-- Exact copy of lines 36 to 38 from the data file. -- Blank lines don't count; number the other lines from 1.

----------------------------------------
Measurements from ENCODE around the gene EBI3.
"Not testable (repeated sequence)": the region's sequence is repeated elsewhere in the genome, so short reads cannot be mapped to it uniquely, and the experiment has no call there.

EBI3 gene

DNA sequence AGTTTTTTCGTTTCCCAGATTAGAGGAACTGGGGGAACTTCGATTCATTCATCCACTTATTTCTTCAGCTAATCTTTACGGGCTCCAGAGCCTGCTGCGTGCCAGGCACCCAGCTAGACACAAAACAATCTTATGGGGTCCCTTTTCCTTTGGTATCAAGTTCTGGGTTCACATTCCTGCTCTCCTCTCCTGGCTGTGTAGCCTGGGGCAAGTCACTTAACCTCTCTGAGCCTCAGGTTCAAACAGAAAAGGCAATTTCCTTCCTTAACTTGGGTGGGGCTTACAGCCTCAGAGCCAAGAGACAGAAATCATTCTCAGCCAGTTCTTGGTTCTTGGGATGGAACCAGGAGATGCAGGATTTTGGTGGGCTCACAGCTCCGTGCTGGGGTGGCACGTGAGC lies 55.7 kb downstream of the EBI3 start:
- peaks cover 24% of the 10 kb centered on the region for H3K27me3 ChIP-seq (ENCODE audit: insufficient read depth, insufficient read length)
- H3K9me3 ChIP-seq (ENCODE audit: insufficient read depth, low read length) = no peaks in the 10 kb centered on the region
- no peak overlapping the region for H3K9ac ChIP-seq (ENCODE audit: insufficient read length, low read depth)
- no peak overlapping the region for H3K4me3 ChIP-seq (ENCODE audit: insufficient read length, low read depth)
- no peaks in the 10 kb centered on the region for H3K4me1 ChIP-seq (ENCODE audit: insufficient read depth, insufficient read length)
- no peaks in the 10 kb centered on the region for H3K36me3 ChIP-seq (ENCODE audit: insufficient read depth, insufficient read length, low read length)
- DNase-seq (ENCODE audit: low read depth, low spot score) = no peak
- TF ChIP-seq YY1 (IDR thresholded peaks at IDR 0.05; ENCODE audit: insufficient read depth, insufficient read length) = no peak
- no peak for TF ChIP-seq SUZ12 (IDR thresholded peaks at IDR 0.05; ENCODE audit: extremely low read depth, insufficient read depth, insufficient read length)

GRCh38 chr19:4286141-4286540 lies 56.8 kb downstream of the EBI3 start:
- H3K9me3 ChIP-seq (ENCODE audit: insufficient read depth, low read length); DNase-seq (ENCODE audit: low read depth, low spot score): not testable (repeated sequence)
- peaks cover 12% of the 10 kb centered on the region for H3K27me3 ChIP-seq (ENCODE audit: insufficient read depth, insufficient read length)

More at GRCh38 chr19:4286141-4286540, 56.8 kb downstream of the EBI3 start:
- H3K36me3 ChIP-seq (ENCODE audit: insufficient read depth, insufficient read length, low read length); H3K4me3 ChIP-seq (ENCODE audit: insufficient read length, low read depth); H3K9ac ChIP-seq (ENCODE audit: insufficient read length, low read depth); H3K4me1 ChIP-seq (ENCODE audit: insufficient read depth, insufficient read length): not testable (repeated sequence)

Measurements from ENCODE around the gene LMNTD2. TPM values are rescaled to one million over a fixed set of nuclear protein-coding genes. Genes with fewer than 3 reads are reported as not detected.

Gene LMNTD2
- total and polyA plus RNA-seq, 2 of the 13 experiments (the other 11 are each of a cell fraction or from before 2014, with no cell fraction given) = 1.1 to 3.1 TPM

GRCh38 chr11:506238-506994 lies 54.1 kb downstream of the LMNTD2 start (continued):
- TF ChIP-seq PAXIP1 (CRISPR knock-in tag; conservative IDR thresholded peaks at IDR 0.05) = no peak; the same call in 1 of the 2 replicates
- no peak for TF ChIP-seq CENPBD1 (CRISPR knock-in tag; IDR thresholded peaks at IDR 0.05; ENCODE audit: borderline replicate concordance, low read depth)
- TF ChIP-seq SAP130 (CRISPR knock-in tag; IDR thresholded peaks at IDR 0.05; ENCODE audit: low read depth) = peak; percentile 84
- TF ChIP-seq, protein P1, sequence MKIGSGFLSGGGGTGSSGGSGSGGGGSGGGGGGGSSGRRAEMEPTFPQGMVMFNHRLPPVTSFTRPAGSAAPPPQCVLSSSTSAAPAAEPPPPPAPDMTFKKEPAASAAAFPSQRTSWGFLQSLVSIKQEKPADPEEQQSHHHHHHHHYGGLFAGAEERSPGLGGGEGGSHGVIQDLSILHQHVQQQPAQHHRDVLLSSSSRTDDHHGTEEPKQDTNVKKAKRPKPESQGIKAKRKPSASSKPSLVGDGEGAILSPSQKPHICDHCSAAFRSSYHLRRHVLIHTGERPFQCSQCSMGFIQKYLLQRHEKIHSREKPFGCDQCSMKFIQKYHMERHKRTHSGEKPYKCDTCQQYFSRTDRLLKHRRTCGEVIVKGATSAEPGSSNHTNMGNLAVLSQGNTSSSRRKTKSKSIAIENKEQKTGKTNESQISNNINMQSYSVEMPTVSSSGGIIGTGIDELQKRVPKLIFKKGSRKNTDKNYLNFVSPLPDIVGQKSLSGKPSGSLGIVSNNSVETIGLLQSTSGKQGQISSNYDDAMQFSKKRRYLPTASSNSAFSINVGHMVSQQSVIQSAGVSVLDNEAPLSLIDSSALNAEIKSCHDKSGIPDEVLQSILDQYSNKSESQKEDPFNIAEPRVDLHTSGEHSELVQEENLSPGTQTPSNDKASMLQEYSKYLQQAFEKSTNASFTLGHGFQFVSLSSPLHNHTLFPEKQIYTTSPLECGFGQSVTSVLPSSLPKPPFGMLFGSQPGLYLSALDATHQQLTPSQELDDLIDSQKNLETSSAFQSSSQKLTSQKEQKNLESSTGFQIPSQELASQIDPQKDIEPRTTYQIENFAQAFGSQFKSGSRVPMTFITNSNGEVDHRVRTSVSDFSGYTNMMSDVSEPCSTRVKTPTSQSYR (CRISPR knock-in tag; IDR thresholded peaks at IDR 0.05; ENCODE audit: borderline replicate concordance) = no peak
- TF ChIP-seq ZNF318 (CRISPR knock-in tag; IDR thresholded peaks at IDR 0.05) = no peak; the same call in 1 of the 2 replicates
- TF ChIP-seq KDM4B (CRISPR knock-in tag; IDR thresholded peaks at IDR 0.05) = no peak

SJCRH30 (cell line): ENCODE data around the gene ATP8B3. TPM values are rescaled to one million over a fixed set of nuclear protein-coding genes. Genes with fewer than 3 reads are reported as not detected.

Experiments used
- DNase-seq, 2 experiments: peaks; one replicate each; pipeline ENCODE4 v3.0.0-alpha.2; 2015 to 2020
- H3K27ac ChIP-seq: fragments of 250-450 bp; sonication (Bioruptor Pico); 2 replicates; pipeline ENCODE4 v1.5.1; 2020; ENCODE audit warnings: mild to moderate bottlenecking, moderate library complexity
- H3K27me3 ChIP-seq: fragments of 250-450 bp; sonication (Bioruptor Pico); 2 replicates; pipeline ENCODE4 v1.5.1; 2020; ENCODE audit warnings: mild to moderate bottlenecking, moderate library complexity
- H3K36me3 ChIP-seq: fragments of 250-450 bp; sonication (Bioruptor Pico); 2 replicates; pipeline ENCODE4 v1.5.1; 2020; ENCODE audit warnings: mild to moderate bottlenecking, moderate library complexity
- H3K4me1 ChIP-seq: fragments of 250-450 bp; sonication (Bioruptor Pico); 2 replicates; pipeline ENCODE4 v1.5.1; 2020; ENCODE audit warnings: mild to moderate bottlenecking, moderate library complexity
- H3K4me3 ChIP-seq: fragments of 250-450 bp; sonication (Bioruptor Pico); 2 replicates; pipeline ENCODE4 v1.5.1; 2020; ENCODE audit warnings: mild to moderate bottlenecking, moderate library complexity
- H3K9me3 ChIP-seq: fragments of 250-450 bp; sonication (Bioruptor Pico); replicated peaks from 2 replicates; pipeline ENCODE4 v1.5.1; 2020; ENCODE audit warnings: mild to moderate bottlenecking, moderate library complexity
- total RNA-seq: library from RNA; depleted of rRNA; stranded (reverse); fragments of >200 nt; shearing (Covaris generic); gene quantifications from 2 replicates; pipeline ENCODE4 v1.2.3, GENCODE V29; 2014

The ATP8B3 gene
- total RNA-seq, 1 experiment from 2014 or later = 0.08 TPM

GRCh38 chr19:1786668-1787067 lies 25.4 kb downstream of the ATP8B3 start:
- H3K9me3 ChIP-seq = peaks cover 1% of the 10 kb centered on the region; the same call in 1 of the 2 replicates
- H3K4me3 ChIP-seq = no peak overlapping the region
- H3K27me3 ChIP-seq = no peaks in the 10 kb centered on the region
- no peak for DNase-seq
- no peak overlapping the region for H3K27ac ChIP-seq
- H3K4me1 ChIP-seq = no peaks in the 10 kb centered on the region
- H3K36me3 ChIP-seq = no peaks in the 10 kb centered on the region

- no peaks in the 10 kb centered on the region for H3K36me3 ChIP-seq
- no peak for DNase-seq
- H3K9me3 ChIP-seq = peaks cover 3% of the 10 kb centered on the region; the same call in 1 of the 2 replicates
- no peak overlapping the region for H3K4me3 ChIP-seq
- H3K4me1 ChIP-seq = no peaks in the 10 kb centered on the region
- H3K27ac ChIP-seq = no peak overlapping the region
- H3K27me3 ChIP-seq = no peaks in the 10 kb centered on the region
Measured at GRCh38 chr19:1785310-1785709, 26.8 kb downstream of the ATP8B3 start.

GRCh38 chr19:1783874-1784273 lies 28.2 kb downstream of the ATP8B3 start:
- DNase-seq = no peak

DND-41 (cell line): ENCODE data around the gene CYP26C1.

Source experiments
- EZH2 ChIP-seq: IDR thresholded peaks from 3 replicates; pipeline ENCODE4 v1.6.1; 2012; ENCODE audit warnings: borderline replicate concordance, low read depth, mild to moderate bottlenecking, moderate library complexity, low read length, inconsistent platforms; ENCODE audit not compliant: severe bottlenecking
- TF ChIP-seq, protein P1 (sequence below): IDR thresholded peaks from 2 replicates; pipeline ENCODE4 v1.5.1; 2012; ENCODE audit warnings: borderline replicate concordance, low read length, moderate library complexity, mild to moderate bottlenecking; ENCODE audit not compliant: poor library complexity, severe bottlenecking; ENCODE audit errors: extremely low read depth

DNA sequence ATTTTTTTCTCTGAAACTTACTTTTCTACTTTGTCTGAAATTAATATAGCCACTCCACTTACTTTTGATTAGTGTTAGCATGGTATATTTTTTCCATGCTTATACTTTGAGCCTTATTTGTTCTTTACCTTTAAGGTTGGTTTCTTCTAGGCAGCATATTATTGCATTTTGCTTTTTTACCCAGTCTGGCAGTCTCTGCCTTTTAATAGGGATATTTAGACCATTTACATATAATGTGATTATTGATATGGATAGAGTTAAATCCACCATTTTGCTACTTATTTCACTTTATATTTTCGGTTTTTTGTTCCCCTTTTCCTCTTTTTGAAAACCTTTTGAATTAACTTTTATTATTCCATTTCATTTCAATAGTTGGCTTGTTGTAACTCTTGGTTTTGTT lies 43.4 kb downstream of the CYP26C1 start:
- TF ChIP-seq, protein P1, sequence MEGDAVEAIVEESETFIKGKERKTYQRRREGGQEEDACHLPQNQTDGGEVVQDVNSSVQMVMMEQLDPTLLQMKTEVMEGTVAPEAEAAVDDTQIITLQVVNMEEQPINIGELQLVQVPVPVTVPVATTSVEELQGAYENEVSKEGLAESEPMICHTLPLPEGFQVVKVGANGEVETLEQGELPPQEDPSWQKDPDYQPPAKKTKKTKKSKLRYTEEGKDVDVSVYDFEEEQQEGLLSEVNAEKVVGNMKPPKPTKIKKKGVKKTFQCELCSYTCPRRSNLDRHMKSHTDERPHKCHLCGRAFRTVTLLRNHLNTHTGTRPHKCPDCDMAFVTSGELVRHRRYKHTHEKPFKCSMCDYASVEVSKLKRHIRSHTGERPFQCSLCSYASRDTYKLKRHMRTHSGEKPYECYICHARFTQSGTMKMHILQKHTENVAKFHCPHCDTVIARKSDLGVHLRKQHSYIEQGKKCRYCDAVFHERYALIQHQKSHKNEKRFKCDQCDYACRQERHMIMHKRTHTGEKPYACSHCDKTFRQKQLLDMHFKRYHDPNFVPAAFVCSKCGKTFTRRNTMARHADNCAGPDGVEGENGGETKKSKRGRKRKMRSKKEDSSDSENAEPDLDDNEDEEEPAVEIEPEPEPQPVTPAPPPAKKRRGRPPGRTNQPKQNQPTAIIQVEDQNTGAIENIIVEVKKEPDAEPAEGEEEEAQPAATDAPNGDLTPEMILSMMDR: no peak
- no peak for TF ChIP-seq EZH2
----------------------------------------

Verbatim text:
- H3K4me3 ChIP-seq: fragments of 250-450 bp; sonication (Bioruptor Pico); 2 replicates; pipeline ENCODE4 v1.5.1; 2020; ENCODE audit warnings: mild to moderate bottlenecking, moderate library complexity
- H3K9me3 ChIP-seq: fragments of 250-450 bp; sonication (Bioruptor Pico); replicated peaks from 2 replicates; pipeline ENCODE4 v1.5.1; 2020; ENCODE audit warnings: mild to moderate bottlenecking, moderate library complexity
- total RNA-seq: library from RNA; depleted of rRNA; stranded (reverse); fragments of >200 nt; shearing (Covaris generic); gene quantifications from 2 replicates; pipeline ENCODE4 v1.2.3, GENCODE V29; 2014